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Consult Uh OH

  1. #1
    Red face Consult Uh OH
    Medical Coding Books
    Hello my fellow Coders,
    I am posting this underneath two forums because it applies to both and I need as much feedback as I can get.
    Yesterday I was thrown for a bit of a loop during a Medicare Webinar on consults that seemed to change what I have always been accustomed to. I am not new to coding however consults have been under quite a bit if scrutiny and I am trying to be as educated as possible so that I can educate my doctors as well.
    Here is my scenario and question:
    A patient presents to the ER with dysphagia. The ER doctor requests a GI consult. GI comes in and examines the patient (performs all the components of an E/M level). GI subsequently takes the patient to the endoscopy unit (or stays in the ER) and performs and EGD and removes a fish bone. The patient is discharged home with follow up instructions.

    Question: Does GI bill a consult code? Why or why not?

    PS: I know that a modifier would be needed on the E/M, and the procedural and dx coding my main focus is whether or not this is a true consult.

    Thank You in advance for sharing your thoughts and opinions with me.

    Kimm Hall CPC, CGCS, CMSCS
    Kimm Hall CPC, CMSCS, CGCS

    If you live to regret then you have not learned lifes lessons.

  2. #2
    Default consult
    I would say yes, it's a consult. My reasoning is that it was at the request of Dr. ER, who felt a specialist should see the patient. Dr. GI examines the patient and decides at that point to do an EGD. He didn't know when he came in to see the patient that he would be doing an EGD, that decision was made at the time of the exam. So you have your request (Dr. ER), Dr. GI renders an opinion, and sends/documents a report.

  3. #3
    Location
    North Carolina
    Posts
    3,126
    Default
    I agree with Anna.

    Consultation Followed by Treatment

    A physician or qualified NPP consultant may initiate diagnostic services and treatment at the initial consultation service or subsequent visit. Ongoing management, following the initial consultation service by the consultant physician, shall not be reported with consultation service codes. These services shall be reported as subsequent visits for the appropriate place of service and level of service. Payment for a consultation service shall be made regardless of treatment initiation unless a transfer of care occurs.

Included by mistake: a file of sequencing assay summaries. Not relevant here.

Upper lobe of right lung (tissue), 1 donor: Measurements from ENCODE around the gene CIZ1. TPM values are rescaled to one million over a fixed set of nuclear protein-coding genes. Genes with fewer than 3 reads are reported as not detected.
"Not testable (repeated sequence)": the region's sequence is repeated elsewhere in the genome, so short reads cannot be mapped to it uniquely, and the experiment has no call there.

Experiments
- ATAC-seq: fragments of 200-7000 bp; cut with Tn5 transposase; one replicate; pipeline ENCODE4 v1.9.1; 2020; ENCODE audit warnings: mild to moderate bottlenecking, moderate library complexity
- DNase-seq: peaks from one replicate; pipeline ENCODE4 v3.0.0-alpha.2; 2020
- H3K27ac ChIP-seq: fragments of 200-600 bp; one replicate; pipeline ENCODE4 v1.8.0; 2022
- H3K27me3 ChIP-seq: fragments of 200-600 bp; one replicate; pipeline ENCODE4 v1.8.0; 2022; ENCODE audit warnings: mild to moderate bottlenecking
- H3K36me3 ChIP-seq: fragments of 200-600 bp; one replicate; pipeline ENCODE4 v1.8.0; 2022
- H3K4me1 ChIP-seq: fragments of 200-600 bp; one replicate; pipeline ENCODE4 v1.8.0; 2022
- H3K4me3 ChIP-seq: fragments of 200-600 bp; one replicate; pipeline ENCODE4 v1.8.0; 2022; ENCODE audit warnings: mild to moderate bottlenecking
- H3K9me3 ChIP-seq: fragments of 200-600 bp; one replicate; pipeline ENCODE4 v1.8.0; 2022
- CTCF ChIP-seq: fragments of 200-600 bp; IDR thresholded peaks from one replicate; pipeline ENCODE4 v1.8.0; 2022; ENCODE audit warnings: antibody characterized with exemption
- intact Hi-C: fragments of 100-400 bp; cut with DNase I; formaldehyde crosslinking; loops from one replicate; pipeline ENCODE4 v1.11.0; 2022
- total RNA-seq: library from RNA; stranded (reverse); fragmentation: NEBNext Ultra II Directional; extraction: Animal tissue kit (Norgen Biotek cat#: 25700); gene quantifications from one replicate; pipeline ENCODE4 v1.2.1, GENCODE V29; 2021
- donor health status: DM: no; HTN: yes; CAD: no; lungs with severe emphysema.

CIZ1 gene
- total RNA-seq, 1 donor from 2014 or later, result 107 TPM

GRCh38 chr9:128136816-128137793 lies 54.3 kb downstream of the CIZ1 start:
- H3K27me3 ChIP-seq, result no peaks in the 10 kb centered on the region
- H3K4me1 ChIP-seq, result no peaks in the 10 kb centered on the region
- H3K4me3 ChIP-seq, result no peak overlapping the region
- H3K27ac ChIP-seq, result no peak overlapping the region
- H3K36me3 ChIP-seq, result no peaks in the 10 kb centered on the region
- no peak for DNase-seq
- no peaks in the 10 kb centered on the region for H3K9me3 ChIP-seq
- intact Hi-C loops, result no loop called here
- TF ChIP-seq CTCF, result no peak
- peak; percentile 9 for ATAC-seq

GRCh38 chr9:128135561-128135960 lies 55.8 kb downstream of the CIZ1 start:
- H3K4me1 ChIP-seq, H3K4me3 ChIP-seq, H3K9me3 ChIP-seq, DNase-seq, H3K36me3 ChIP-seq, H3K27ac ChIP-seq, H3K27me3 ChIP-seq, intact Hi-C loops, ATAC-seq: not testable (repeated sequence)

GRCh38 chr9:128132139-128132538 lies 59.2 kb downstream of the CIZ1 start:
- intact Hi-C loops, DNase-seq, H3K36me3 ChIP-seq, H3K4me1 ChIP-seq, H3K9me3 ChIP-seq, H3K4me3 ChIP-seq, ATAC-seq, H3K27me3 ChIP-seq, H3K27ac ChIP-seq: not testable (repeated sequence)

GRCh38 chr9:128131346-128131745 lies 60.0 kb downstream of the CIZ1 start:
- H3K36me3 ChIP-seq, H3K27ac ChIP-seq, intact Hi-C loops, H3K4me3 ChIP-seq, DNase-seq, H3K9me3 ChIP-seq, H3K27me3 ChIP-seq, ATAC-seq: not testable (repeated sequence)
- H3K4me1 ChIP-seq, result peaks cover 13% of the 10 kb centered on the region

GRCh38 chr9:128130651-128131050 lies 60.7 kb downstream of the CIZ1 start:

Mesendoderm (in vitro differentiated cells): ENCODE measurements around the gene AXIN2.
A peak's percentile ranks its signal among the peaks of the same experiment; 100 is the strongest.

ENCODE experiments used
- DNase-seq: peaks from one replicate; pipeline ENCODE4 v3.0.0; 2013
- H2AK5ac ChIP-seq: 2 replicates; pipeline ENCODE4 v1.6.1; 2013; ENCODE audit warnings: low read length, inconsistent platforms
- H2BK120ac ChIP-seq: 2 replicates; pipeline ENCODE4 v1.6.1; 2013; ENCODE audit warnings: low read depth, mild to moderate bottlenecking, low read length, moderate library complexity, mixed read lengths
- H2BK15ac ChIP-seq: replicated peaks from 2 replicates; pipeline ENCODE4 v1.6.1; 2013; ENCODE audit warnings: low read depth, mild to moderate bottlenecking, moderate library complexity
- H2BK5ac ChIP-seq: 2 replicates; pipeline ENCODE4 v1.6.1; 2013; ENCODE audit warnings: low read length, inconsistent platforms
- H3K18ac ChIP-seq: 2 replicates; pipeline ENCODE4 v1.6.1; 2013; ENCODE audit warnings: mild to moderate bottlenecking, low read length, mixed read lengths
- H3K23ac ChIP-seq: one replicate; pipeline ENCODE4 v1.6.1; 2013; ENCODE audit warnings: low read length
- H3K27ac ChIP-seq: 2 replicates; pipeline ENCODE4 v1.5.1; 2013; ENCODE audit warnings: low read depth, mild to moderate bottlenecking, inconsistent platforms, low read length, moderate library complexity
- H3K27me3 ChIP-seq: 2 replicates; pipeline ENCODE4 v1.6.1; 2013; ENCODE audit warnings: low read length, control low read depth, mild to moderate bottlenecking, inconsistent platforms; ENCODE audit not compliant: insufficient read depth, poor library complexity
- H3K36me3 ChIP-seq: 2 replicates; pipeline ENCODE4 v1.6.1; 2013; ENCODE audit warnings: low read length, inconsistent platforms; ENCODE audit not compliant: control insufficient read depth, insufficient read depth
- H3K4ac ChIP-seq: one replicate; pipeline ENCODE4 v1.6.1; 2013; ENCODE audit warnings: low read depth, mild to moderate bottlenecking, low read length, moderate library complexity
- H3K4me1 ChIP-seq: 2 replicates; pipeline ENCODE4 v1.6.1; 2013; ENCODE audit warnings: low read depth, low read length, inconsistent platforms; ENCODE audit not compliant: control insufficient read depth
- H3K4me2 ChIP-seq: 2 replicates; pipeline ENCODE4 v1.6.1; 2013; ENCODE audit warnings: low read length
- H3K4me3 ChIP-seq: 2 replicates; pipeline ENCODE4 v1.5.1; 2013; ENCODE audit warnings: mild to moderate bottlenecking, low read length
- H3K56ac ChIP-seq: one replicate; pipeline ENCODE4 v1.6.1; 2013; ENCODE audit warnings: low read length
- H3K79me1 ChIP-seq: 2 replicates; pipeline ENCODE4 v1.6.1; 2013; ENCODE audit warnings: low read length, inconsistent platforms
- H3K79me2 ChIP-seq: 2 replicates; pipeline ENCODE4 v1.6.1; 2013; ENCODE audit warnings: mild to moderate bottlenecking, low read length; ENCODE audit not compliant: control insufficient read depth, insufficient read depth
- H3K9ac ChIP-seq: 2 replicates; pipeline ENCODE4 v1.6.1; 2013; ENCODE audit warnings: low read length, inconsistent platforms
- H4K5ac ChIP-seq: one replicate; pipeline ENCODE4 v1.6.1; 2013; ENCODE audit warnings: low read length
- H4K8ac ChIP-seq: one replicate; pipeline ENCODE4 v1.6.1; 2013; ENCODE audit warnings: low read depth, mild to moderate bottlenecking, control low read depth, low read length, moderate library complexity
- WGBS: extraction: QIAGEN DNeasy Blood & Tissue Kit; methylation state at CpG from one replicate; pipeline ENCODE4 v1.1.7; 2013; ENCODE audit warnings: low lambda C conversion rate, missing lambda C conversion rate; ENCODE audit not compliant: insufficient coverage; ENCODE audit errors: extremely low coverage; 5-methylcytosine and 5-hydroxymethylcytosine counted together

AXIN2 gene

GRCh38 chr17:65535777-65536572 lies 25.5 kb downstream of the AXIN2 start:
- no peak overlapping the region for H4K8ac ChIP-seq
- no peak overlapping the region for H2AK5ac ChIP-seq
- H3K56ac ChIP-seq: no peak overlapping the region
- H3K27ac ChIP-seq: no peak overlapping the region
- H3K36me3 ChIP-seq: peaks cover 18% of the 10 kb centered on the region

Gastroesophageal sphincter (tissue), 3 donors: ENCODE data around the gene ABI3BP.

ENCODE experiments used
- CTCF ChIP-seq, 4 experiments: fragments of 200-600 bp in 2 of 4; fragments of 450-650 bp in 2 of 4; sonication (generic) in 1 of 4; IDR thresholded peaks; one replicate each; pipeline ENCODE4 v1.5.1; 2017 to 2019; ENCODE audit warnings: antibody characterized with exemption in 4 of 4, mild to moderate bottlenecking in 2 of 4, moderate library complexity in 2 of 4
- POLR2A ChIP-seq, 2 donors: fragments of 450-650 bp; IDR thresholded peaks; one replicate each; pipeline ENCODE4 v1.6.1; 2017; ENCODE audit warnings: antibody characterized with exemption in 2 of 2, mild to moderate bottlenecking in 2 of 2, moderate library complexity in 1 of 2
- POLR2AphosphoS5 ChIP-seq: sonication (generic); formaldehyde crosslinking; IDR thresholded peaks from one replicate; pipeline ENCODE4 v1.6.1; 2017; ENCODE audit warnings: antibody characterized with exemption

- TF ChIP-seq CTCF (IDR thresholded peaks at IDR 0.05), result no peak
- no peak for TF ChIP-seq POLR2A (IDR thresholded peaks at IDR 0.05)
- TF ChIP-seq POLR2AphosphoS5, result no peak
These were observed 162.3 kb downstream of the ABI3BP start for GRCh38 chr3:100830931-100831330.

Medicare Chpt 12 30.6.10 B
    Rebecca CPC, CPMA, CEMC




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  4. #4
    Default
    I would agree with you both however I was told yesterday by the educational rep from medicare that it is not a consult. According t her her a consult is the request of advice or an opionion on how to treat a problem or symptom. The ER doctor is not asking for advice on how to treat the patient he is asking for the patient to be treated(per her this is a transfer of care). Also she states that an ER doctor does not meet the requirements for a consult because the specialist is not giving the care back to the ER doctor to manage (essentially they have treated the problem they were called for). This was after a long discussion and review with her of that very same section (Medicare Chpt 12 30.6.10 B ) of the manual. This totally blew away what I have always thought to be accurate. Your thoughts?
    Kimm Hall CPC, CMSCS, CGCS

    If you live to regret then you have not learned lifes lessons.

  5. #5
    Default consultation
    Quote Originally Posted by KimmHall View Post
    I would agree with you both however I was told yesterday by the educational rep from medicare that it is not a consult. According t her her a consult is the request of advice or an opionion on how to treat a problem or symptom. The ER doctor is not asking for advice on how to treat the patient he is asking for the patient to be treated(per her this is a transfer of care). Also she states that an ER doctor does not meet the requirements for a consult because the specialist is not giving the care back to the ER doctor to manage (essentially they have treated the problem they were called for). This was after a long discussion and review with her of that very same section (Medicare Chpt 12 30.6.10 B ) of the manual. This totally blew away what I have always thought to be accurate. Your thoughts?